Tatiana Alva-Jimenez, MSc student, University of British Columbia


I finished my 5 year undergraduate program in 1999 with honours and received a Bachelor’s degree at the “Universidad Nacional de Ingenieria” in Lima-Perú. I worked part time with Newmont since 1998 and I continued working for that company for 4 years. In 2000, I got my degree as Geological Engineer in the same university after completing a thesis called “Geology and Exploration in the Abra deposit Lima-Ancash”, this Project was sponsored by Newmont. I continued as a junior geologist doing exploration in Peru and Nicaragua for Newmont until 2002 when I decided to improve my English language skills at the Mount St College- Los Angeles — USA. In 2003, back in Peru I started working as a mine geologist at the Antamina Mine a world class skarn deposit for two years. From 2005 to the end of 2007 I lived in Chile and worked for Mintec doing consulting work and technical support for Minesight, a mining software package with capabilities to generate 3D geologic models. However my inclination for economic geology and my ambition to continue studying led me to decide pursuing a postgraduate degree at MDRU, UBC since September 2008.


Located in the southern interior of British Columiba, the Highland Valley porphyry copper-molybdenum district (HVPD) represents an excellent opportunity to examine the range of white mica and chlorite compositions associated with large scale magmatic hydrothermal alteration affecting host rocks of limited compositional variability. The deposits are hosted in the Triassic calc-alkaline Guichon Creek batholith (McMillan, 1985; Casselman et al.,1995). The HVPD is a cluster of six porphyry copper-molybdenum deposits from which Bethlehem, Valley and Alwin are the areas of interest herein and represent approximately 10km of cross section of the central area of the HVPD.

Although porphyry deposits are a common topic of investigation, there is little information about mineral chemical variations in alteration minerals within a porphyry Cu deposits. Two minerals, white mica and chlorite can provide invaluable information about the physicochemical conditions in which they formed. Moreover, they are common hosts for a range of trace elements, whose ranges in concentration are directly associated with the evolution of a hydrothermal fluid. The abundance of white mica in porphyry deposits such as Highland Valley, and their formation throughout the duration of the system make them a potential tool to constrain the spatial evolution of the magmatic hydrothermal system. Similarly, chlorite is also a common alteration product of fluid-rock interaction (Walshe, 1986) and it is distributed in different amounts throughout the deposit as well. At a regional scale, Highland Valley is suitable to study the lateral fluid-flow gradients as reflected in the white mica and chlorite compositional variations. These data will also permit some constraints to be placed on the fluid characteristics.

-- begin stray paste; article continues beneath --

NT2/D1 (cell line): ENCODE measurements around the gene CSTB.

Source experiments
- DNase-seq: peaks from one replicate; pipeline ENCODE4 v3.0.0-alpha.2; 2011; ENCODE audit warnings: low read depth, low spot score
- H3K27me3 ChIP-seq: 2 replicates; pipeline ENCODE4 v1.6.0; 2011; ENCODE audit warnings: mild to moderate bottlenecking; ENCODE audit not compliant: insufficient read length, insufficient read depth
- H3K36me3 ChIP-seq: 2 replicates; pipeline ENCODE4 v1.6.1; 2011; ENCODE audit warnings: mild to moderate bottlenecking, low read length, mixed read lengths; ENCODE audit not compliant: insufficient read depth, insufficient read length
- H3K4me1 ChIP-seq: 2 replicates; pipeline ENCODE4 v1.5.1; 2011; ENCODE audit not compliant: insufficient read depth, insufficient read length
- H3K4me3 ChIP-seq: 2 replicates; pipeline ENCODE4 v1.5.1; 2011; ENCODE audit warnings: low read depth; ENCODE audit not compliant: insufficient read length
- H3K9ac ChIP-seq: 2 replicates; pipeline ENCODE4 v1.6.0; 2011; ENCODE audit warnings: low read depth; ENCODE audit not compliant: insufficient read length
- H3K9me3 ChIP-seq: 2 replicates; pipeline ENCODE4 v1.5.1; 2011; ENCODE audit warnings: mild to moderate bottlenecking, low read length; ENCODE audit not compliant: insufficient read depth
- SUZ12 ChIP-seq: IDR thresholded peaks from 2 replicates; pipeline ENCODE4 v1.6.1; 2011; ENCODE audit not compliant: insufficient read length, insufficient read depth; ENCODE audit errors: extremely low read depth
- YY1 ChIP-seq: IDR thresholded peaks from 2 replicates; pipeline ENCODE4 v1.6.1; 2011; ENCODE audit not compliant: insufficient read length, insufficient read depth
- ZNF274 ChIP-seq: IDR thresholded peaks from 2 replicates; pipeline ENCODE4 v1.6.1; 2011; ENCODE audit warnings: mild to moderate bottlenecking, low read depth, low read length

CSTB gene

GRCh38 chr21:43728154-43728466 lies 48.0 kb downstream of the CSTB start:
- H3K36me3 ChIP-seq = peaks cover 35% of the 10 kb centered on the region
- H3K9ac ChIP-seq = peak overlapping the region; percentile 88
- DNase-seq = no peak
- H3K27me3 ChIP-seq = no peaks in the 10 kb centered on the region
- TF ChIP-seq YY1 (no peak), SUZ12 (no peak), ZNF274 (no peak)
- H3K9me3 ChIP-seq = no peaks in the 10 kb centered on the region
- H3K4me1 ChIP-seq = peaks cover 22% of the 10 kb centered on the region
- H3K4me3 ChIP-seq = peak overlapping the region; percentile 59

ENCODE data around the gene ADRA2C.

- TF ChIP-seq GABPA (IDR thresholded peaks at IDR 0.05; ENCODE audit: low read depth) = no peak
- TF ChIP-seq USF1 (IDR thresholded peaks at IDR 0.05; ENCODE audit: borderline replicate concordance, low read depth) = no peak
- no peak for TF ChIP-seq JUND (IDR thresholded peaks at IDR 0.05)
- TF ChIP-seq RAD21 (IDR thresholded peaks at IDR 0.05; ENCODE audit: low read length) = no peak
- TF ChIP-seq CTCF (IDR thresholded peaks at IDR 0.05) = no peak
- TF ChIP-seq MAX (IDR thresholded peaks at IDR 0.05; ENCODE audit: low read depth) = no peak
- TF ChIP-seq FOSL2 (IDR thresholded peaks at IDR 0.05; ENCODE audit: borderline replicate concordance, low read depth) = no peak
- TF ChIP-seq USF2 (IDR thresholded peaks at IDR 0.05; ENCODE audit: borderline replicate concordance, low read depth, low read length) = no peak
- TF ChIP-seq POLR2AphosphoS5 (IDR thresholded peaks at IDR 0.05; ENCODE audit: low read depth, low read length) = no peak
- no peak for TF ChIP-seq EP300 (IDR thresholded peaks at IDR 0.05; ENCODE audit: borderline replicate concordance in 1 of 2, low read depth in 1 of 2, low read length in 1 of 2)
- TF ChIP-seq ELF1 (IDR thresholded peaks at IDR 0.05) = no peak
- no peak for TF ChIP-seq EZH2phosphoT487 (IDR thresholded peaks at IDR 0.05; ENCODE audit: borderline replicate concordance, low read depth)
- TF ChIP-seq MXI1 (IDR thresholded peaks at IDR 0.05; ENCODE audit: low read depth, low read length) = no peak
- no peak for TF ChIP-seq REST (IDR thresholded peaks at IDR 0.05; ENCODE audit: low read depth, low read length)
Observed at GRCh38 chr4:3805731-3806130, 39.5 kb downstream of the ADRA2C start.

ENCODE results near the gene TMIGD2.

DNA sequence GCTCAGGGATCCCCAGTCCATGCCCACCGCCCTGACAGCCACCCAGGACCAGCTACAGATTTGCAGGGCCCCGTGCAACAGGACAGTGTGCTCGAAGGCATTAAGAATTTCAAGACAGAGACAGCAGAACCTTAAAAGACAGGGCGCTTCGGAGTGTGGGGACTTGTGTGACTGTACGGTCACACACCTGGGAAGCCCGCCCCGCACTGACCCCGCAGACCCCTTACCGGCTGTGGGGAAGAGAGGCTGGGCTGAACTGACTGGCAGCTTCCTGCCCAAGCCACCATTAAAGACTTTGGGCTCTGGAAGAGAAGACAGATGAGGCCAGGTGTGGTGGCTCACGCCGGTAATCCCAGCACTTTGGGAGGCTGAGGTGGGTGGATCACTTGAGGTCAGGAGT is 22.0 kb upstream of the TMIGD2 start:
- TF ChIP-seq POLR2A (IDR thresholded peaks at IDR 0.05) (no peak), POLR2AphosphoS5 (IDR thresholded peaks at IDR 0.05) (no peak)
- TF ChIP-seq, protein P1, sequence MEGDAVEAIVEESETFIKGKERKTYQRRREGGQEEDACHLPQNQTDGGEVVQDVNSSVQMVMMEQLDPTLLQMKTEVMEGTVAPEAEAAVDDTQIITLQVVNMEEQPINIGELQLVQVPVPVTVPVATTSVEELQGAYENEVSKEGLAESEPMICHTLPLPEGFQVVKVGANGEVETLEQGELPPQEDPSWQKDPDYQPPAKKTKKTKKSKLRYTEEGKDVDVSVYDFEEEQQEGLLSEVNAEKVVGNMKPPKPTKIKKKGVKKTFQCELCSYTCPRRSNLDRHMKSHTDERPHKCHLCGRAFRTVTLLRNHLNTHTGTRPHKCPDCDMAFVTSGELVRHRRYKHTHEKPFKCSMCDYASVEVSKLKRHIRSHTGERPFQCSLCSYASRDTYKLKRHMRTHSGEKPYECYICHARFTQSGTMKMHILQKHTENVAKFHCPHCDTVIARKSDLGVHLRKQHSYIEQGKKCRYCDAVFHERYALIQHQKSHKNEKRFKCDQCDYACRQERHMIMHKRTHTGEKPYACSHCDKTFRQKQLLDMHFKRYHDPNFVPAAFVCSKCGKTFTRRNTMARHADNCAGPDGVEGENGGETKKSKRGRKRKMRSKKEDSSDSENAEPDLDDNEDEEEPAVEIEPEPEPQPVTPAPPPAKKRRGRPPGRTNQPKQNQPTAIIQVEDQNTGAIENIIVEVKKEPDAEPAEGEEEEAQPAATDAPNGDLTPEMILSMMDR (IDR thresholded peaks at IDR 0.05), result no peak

During the first year of the study, a general zoning was established from more paragonitic mica in the Valley pit in the center of the district to phengitic mica near the periphery. The variation of chemical composition of these micas have been demonstrated on the basis of electron microprobe, SEM and Short wave infrared spectroscopy (SWIR). However, to fully understand the implications of these minerals, trace element analysis using modern technology, that is LA-ICPMS analysis, is necessary to better constrain the trace element zonation and fluid processes envolved, the latest is part of the second year of work. The utltimate goal of applying a combination of all these analytical methodologies is to expand the alteration footprint for porphyry Cu deposits and establish exploration vectors. These results are expected to aid exploration for porphyries in British Columbia and elsewhere.